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ERIC Number: ED177567
Record Type: RIE
Publication Date: 1978-Nov
Pages: 22
Abstractor: N/A
Male-Female Language Attributions in the Resolution of Conflict.
Konsky, Catherine
Three stereotypes of male-female behavior as manifested in language were investigated. The stereotypes are: women are more verbose than men, women use more modifiers than men, and women are submissive to men. Eighty students were randomly assigned to one of two conflict resolution conditions--a business situation and an interpersonal situation--and were asked to write conclusions to a dialogue for a situation in which one speaker was male and one female. Some of the findings were that female subjects used more words in writing their scripts, both sexes attributed more words in the scripts to males than to females leading the researchers to speculate that talking in a conversation is a symbol of power, female subjects used more adjectives in their writing than did males, and more questions were attributed to males than to females in the dialogues. (An appendix contains copies of the conflict situation materials.) (MKM)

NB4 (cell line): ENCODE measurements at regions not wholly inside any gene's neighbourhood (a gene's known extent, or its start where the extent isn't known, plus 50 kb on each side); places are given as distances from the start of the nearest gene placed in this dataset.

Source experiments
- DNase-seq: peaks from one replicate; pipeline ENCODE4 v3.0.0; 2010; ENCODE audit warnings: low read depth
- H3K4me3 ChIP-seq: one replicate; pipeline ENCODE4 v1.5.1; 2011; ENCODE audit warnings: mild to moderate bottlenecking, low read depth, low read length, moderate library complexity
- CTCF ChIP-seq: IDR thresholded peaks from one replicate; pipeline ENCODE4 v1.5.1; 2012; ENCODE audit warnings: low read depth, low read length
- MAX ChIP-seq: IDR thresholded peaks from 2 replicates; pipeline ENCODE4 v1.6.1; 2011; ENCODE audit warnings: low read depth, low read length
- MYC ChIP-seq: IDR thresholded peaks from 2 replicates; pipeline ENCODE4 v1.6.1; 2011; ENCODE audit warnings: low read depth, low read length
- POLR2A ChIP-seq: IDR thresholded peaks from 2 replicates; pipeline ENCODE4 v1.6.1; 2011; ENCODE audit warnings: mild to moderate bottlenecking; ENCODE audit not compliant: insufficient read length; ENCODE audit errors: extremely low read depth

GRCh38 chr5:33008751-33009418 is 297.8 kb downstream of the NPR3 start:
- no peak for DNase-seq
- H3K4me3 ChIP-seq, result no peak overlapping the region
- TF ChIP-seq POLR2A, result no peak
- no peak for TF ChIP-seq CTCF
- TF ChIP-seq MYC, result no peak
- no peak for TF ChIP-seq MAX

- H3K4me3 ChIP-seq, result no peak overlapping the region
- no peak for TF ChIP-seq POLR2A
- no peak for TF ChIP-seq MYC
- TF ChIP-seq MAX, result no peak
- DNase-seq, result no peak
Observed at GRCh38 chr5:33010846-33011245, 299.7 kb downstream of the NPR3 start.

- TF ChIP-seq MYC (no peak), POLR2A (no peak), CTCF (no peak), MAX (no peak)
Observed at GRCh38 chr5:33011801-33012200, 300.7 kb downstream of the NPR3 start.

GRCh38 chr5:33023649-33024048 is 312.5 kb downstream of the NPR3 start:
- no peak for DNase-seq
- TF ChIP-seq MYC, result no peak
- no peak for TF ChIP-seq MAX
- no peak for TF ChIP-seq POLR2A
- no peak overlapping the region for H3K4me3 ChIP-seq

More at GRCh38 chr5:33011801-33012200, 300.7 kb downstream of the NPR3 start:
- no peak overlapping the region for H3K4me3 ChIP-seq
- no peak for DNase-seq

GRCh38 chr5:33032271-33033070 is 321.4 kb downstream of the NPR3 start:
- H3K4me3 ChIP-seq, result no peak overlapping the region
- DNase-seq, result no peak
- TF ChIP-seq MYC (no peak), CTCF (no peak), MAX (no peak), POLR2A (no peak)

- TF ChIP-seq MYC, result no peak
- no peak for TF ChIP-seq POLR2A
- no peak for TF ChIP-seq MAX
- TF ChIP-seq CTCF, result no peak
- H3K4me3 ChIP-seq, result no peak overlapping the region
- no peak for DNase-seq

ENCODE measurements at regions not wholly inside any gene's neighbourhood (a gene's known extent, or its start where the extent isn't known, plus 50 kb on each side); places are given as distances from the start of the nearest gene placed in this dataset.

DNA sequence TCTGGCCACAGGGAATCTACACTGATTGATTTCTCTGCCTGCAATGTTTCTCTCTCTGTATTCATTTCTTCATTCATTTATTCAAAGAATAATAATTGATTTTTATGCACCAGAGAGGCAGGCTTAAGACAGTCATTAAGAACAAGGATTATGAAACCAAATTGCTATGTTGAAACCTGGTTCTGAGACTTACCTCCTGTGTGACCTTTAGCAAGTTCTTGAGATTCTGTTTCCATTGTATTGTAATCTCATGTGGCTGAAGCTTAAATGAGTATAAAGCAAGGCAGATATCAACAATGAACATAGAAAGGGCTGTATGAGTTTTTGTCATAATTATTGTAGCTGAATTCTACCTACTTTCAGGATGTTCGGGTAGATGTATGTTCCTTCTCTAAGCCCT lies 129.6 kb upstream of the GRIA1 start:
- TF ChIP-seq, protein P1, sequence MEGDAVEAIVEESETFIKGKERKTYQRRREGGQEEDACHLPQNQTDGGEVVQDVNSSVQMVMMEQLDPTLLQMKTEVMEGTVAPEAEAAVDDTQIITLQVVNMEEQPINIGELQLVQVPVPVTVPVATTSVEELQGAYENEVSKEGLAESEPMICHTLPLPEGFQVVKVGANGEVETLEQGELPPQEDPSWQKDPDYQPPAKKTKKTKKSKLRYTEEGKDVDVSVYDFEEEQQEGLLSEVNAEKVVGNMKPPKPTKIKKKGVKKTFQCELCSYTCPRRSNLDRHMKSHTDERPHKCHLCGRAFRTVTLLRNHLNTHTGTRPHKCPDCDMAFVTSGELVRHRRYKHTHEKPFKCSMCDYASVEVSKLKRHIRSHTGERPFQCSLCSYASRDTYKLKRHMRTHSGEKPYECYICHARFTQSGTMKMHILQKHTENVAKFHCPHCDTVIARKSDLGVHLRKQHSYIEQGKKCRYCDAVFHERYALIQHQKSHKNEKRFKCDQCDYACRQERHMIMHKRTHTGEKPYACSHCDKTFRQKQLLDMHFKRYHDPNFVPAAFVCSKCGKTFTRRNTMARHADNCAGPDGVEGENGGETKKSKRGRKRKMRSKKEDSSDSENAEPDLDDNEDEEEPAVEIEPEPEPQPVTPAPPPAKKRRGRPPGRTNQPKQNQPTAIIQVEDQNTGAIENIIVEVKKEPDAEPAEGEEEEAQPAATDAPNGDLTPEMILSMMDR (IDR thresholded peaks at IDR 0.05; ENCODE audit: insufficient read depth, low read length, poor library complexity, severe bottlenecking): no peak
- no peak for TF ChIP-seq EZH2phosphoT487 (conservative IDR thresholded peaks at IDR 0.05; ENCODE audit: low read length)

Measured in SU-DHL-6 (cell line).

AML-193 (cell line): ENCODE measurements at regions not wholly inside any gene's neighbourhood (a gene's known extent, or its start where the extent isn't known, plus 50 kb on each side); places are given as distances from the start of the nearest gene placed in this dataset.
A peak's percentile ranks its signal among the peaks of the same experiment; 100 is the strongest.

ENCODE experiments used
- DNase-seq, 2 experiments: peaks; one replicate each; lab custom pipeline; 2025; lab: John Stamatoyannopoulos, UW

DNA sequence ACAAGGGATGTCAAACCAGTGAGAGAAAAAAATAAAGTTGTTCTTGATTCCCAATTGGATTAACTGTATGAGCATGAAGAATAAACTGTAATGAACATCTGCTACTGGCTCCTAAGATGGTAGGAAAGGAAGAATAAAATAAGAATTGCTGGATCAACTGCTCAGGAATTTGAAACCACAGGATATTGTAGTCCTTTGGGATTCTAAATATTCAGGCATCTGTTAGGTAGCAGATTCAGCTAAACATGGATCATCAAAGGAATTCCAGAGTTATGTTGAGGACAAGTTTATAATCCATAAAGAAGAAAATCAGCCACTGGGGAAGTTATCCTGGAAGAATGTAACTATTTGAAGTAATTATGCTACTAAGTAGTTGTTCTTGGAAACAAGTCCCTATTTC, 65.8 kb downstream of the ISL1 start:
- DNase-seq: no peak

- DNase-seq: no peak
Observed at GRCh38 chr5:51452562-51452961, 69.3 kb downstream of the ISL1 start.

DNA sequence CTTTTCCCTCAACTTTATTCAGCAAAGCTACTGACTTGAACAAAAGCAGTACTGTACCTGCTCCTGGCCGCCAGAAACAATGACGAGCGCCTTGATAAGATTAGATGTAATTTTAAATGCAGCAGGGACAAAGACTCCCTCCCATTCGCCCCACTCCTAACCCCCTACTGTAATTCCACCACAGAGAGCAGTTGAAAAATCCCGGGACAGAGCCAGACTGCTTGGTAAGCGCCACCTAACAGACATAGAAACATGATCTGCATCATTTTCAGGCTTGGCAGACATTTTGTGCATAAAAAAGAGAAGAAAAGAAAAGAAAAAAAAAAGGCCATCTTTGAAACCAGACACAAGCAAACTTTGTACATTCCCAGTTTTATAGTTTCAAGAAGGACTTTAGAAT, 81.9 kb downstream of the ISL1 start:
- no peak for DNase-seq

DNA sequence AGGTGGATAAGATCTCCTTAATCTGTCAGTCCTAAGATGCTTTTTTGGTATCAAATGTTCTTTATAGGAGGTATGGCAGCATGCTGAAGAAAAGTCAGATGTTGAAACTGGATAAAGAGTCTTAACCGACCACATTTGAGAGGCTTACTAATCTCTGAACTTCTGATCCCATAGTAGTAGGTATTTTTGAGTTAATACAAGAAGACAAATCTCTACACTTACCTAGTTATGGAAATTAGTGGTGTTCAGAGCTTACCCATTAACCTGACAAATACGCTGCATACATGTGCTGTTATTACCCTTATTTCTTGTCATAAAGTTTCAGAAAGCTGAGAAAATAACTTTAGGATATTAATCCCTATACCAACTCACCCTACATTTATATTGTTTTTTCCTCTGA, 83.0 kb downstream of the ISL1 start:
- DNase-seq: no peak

Publication Type: Speeches/Meeting Papers; Reports - Research
Education Level: N/A
Audience: N/A
Language: English
Sponsor: N/A
Authoring Institution: N/A
Note: Paper presented at the Annual Meeting of the Speech Communication Association (64th, Minneapolis, Minnesota, November 2-5, 1978)